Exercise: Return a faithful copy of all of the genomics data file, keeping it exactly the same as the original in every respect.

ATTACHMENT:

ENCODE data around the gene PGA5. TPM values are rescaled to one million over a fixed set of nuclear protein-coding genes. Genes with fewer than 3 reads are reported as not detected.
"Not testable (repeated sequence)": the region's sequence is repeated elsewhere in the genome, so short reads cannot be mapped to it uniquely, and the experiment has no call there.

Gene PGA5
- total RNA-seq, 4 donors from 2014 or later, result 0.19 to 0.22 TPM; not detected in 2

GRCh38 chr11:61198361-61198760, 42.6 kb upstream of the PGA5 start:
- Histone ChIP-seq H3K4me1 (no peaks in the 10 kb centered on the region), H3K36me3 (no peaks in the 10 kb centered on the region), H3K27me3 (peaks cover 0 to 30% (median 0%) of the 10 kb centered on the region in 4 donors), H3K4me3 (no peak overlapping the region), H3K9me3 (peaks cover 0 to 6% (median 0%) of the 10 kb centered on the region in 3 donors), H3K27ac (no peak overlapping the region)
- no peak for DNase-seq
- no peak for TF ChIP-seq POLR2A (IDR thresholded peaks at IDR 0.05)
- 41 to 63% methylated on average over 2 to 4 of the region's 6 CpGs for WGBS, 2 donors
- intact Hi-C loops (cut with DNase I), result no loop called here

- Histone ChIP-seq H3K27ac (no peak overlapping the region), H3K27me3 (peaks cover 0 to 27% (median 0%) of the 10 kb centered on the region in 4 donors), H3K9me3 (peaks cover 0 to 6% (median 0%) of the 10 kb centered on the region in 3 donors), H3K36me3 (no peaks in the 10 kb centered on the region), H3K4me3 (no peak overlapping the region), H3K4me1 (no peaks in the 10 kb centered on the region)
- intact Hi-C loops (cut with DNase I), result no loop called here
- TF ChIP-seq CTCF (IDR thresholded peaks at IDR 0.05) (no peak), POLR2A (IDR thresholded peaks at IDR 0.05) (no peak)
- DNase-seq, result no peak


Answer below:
ENCODE data around the gene PGA5. TPM values are rescaled to one million over a fixed set of nuclear protein-coding genes. Genes with fewer than 3 reads are reported as not detected.
"Not testable (repeated sequence)": the region's sequence is repeated elsewhere in the genome, so short reads cannot be mapped to it uniquely, and the experiment has no call there.

Gene PGA5
- total RNA-seq, 4 donors from 2014 or later, result 0.19 to 0.22 TPM; not detected in 2

GRCh38 chr11:61198361-61198760, 42.6 kb upstream of the PGA5 start:
- Histone ChIP-seq H3K4me1 (no peaks in the 10 kb centered on the region), H3K36me3 (no peaks in the 10 kb centered on the region), H3K27me3 (peaks cover 0 to 30% (median 0%) of the 10 kb centered on the region in 4 donors), H3K4me3 (no peak overlapping the region), H3K9me3 (peaks cover 0 to 6% (median 0%) of the 10 kb centered on the region in 3 donors), H3K27ac (no peak overlapping the region)
- no peak for DNase-seq
- no peak for TF ChIP-seq POLR2A (IDR thresholded peaks at IDR 0.05)
- 41 to 63% methylated on average over 2 to 4 of the region's 6 CpGs for WGBS, 2 donors
- intact Hi-C loops (cut with DNase I), result no loop called here

- Histone ChIP-seq H3K27ac (no peak overlapping the region), H3K27me3 (peaks cover 0 to 27% (median 0%) of the 10 kb centered on the region in 4 donors), H3K9me3 (peaks cover 0 to 6% (median 0%) of the 10 kb centered on the region in 3 donors), H3K36me3 (no peaks in the 10 kb centered on the region), H3K4me3 (no peak overlapping the region), H3K4me1 (no peaks in the 10 kb centered on the region)
- intact Hi-C loops (cut with DNase I), result no loop called here
- TF ChIP-seq CTCF (IDR thresholded peaks at IDR 0.05) (no peak), POLR2A (IDR thresholded peaks at IDR 0.05) (no peak)
- DNase-seq, result no peak